Untitled Document

Artist Biography

 Her first name was actually Caludine, but she went by Claude and exhibited as C.R. Hirst to conceal her gender from biased juries. Hirst became the first major American female trompe l'oeil painter. She began her career in the 1880s as a traditional still-life painter of flowers and fruit working in both oils and watercolors. She became aquatinted with William Michael Harnett, whose style and subject matter influenced her painting so much that she was dubbed "the female Harnett." The two artists had neighboring studios on Fourteenth Street in New York City in the late 1880s, and often exhibited similar titles and subjects such as still lifes of books, pipes, and flowers.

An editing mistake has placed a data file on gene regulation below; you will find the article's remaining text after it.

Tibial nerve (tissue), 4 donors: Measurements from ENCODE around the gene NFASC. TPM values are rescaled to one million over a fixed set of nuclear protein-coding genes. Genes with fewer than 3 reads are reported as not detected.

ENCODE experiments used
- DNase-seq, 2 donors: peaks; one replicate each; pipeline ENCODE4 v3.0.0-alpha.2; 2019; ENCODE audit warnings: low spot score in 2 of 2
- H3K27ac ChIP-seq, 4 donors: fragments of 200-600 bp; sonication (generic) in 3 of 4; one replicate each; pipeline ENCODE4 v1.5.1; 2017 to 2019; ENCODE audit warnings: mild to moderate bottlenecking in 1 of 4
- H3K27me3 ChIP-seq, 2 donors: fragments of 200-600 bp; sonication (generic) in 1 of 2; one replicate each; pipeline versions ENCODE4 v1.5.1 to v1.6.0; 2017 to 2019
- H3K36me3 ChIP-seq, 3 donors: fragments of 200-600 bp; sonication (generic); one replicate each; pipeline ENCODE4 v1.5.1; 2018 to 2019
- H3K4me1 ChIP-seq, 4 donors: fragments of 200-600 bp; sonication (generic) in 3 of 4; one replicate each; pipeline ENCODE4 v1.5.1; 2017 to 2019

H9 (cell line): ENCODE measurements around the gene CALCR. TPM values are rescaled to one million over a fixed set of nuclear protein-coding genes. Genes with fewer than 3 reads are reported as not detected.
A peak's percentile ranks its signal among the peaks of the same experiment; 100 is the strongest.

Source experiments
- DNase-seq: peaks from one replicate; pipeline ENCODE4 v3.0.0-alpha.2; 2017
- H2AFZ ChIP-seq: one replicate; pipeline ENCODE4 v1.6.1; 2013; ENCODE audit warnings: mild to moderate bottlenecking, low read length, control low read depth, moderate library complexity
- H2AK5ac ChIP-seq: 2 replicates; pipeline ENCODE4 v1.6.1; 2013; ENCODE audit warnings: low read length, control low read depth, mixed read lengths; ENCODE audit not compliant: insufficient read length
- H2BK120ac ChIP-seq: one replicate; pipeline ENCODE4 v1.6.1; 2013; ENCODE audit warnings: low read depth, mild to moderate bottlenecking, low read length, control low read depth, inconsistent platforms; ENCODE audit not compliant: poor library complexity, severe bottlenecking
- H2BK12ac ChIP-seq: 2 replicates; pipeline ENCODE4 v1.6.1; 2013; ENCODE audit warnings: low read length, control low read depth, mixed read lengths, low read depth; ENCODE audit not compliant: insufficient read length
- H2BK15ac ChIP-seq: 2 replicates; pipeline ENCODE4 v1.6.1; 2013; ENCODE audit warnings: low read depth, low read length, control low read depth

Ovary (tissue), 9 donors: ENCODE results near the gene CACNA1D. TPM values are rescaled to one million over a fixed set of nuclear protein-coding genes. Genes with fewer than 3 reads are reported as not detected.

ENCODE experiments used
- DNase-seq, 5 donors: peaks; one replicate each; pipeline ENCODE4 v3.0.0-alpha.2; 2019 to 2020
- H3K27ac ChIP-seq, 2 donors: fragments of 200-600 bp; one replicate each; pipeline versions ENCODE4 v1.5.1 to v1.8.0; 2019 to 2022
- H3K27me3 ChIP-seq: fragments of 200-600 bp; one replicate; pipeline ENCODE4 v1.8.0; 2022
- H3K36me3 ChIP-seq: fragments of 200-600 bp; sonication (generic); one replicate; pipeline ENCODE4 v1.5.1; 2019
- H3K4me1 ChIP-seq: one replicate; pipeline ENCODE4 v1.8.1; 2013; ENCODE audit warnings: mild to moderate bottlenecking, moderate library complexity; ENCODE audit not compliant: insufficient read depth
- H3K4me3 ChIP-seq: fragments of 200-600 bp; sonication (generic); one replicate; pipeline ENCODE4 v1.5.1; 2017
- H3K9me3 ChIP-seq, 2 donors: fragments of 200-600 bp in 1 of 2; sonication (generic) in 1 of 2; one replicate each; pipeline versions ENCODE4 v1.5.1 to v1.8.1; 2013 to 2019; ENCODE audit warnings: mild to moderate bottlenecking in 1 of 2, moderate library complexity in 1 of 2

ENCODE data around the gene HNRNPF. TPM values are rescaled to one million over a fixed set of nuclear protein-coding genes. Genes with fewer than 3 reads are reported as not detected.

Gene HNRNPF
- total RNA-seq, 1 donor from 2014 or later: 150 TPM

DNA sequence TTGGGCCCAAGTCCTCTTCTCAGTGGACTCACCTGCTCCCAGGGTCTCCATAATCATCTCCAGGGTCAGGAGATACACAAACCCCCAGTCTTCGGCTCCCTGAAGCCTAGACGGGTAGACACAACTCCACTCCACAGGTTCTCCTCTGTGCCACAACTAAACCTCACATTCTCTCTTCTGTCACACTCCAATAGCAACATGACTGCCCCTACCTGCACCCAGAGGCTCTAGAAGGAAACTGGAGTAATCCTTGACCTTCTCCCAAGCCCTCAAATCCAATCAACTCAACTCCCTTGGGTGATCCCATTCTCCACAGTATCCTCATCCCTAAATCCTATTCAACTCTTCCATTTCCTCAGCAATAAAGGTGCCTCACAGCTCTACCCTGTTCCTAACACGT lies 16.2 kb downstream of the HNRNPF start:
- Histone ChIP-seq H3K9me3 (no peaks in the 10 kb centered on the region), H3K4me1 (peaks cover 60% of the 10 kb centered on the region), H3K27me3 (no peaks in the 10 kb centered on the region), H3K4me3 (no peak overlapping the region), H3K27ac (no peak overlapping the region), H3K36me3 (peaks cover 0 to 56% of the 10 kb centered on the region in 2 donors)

Hirst studied art at the Cincinnati Art Academy before moving to New York City where she became the only woman artist in Harnett's circle of painting, and after 1905 was the only one of the group to paint primarily in watercolor. Hirst exhibited frequently at the National Academy of Design, National Association of Women Painters and Sculptors, where she was awarded prizes in 1922, 1927, and 1931; and at the Pennsylvania Academy of the Fine Arts.